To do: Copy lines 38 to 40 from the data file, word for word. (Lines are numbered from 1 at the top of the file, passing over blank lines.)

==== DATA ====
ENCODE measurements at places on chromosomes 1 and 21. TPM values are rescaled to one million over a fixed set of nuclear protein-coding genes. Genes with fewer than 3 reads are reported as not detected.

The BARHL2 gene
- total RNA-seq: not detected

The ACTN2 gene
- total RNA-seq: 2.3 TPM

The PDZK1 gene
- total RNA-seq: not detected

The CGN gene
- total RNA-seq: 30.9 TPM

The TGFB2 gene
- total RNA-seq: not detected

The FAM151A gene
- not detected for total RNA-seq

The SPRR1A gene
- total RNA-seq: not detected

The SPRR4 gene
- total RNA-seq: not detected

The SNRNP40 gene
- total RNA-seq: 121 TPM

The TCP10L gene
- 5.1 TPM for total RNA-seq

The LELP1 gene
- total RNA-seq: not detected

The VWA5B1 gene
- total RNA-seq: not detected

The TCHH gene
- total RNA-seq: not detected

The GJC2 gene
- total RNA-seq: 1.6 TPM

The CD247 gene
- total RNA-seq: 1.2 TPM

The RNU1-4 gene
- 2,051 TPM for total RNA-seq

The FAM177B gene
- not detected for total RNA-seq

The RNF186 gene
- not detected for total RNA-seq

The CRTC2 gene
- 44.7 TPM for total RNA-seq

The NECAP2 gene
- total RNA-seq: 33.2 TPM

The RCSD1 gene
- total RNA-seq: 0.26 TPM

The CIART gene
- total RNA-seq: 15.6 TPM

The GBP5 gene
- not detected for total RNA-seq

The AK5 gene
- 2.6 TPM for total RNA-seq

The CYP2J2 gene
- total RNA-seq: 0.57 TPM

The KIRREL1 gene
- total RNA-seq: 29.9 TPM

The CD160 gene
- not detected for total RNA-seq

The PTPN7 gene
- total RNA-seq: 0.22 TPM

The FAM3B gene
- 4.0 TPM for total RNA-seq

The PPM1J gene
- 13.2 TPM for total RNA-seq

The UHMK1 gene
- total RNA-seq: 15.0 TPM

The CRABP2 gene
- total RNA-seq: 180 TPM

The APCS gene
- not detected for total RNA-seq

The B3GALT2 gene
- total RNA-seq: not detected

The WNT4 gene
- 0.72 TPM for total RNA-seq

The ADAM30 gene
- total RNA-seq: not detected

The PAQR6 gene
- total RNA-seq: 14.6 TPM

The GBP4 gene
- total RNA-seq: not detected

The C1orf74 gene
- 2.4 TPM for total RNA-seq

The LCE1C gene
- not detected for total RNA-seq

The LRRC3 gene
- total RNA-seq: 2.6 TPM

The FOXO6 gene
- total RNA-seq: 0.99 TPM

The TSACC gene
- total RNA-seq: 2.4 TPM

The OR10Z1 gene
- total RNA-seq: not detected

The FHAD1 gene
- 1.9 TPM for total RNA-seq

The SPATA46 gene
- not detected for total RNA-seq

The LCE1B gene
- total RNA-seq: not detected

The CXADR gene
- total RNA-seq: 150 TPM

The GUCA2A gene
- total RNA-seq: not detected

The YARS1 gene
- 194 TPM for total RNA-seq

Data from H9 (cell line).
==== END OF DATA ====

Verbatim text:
The CRTC2 gene
- 44.7 TPM for total RNA-seq

The NECAP2 gene